It is 06:00 in Gaborone, April 22, 2017, and the air already has the sharp crispness of winter. Yet, neither this nor the low cloud have deterred the thousands of Batswana who are already queuing for entry to the national stadium for what is the venue's most popular event of the year - the annual Botswana Defence Force Day.
In fact this year's event celebrated the fortieth anniversary of the formation of the BDF in 1977. Whereas many police forces in the region can trace their heritage back to military units, Botswana reversed the trend - using the Special Support Group of its police service as the basis of the new Defence Force. Initially its main role was border protection as it was adjoined on three sides by white-majority ruled countries that were undergoing internal strife. With the changing political scene the BDF has come to find anti-poaching as its central role, something vital for a country that relies heavily on its tourist trade. However, it has also proved itself in disaster relief and on peacekeeping missions, earning an international reputation for its professional attitude.
The Air Wing component was for many years the baby of the current president, Ian Khama, during his time in the BDF. A keen pilot of both fixed and rotary wing, the Air Wing has benefitted from his continued interest. It is a little known fact that, while Botswana has not found itself at war since independence, the BDF has had two aircraft shot down. During a Rhodesian incursion in 1979, a Britten-Norman Defender was forced to crash land at Francistown after an entanglement with a Rhodesian Alouette III helicopter. In 1988, then President Quett Masire had a lucky escape when an Angolan MiG fired two air-to-air missiles at his BAE 125. The first blew clean off one of the engines and the second heat seeker tracked this falling flaming mass instead of the main airframe, allowing its pilot, Captain Arthur Ricketts, to make an emergency landing to be made on a bush strip at Cutio Bie.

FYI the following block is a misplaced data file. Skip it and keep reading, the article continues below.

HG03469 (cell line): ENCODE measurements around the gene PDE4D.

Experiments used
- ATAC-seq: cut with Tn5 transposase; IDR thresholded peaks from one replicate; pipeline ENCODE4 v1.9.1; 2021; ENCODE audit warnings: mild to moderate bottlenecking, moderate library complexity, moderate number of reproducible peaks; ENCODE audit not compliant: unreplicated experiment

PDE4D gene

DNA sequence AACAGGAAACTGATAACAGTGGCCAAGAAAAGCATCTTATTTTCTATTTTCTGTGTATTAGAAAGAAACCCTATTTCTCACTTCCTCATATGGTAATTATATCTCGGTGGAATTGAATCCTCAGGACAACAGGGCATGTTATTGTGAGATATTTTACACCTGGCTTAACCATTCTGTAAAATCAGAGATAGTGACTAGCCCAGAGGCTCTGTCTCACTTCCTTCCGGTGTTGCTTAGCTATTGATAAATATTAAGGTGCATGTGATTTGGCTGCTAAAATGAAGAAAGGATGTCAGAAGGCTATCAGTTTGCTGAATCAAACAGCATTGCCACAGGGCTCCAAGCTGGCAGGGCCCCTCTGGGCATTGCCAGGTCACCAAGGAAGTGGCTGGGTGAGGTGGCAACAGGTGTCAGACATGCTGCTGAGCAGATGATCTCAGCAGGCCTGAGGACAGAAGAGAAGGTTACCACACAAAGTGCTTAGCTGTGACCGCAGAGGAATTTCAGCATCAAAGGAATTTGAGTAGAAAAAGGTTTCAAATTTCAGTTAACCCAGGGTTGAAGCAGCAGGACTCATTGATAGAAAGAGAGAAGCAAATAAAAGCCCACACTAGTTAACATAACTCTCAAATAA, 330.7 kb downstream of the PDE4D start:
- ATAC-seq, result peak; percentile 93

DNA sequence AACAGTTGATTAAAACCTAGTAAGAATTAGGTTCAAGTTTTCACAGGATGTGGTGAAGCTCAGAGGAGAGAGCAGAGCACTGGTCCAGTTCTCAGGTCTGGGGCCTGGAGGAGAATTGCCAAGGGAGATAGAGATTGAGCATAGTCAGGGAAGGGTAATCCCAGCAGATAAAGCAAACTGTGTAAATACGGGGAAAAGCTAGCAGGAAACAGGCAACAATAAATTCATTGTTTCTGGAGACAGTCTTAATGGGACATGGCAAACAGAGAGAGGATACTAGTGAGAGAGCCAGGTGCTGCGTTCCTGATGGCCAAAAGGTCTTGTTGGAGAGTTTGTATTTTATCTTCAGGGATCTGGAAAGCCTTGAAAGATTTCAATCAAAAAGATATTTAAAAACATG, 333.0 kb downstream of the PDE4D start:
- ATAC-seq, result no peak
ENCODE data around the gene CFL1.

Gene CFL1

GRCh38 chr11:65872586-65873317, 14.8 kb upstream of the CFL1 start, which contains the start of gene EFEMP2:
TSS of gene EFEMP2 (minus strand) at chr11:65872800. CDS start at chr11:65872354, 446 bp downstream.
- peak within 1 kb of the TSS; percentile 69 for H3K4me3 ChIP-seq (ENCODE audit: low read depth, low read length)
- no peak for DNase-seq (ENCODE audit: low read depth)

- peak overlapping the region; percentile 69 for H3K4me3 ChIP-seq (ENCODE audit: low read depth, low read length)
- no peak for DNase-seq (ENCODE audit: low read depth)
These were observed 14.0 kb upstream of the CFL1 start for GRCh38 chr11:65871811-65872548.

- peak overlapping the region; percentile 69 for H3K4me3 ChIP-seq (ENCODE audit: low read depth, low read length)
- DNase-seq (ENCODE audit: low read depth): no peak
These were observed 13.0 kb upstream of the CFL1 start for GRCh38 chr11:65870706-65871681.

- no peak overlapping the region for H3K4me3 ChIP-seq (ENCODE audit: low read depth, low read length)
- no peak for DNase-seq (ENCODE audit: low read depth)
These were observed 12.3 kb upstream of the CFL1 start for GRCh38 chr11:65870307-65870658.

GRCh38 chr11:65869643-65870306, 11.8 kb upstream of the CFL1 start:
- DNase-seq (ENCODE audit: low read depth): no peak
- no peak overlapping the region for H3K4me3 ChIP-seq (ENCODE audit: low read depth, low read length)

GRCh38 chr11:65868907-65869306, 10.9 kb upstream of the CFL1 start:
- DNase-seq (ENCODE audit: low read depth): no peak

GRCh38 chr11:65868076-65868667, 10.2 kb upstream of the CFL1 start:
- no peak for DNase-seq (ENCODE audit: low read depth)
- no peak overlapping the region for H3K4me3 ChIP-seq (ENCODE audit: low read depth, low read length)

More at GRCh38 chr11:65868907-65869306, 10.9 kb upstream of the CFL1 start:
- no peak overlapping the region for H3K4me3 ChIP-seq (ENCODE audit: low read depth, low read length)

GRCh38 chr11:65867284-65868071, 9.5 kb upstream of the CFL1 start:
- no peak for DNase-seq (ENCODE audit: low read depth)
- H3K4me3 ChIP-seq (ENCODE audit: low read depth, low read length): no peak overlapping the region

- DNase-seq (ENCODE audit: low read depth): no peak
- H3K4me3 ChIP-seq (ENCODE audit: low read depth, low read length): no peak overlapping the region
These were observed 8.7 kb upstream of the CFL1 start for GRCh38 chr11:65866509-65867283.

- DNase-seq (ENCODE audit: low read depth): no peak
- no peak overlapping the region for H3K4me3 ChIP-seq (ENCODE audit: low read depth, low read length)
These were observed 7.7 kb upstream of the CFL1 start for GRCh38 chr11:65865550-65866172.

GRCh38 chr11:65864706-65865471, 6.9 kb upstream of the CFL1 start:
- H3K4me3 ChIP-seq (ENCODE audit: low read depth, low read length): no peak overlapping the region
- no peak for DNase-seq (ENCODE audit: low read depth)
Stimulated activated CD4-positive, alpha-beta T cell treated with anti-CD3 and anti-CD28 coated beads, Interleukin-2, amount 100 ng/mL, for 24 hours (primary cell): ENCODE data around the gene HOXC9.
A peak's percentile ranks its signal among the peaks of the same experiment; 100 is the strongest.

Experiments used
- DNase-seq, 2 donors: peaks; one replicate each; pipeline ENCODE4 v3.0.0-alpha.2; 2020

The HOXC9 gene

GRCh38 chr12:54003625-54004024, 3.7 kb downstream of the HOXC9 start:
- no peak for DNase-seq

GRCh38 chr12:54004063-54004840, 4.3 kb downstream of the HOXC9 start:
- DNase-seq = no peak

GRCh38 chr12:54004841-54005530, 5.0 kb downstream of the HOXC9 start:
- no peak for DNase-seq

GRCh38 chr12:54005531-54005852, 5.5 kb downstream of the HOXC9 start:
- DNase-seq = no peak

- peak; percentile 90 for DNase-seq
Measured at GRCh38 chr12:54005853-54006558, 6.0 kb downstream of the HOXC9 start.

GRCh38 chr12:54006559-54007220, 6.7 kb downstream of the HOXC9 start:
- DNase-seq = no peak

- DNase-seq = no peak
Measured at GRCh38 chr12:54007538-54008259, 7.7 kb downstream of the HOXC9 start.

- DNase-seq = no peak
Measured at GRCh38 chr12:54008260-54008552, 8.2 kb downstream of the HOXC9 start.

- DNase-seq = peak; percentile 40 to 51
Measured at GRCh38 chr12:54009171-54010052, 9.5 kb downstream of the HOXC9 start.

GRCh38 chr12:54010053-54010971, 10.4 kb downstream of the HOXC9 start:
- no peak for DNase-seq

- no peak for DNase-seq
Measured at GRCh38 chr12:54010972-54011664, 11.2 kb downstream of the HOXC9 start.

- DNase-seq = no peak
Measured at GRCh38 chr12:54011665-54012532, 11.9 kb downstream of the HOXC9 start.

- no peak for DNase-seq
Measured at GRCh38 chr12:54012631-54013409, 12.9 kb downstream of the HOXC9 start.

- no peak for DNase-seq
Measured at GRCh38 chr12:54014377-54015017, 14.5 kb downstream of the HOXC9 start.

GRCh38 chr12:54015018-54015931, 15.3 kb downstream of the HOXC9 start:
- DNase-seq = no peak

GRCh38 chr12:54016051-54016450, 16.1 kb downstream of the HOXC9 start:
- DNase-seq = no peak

Back to the modern day and the inside of the national stadium in Gaborone was full long before the official opening with families making up the majority of the crowd. Sadly, several hundred late-comers were turned away disappointed. However, those that had gained entry were kept entertained by various displays, including several low passes by a single F-5 that must have woken up the entire capital.
The show opened officially with the welcoming of the president and he was greeted by a flypast of two 412 helicopters bearing the national flag as well as the colours of the BDF. The unseasonal low cloud had threatened this as visibility at their holding point over Gaborone Dam was near their minimums.
The stadium show then continued with an eclectic collection of march-pasts, drill training, formation marching, military bands, dog training, horsemanship, force demonstrations and the not to be missed snake handling unit. This unfolded over three hours and the crowd were glad of the cloud cover that kept the sun off them for most of the morning. On show were all the machinery of the BDF, including tanks and heavy artillery.
However, it was the flypast that many were looking forward to. This had been rehearsed over the past ten days and fortunately the earlier inclement weather had cleared by the time the BDF fleet took off from the nearby Sir Seretse Khama airport. Split into four main formations that approached on marginally different headings, the impression was given of the entire Air Wing arriving over the stadium at once.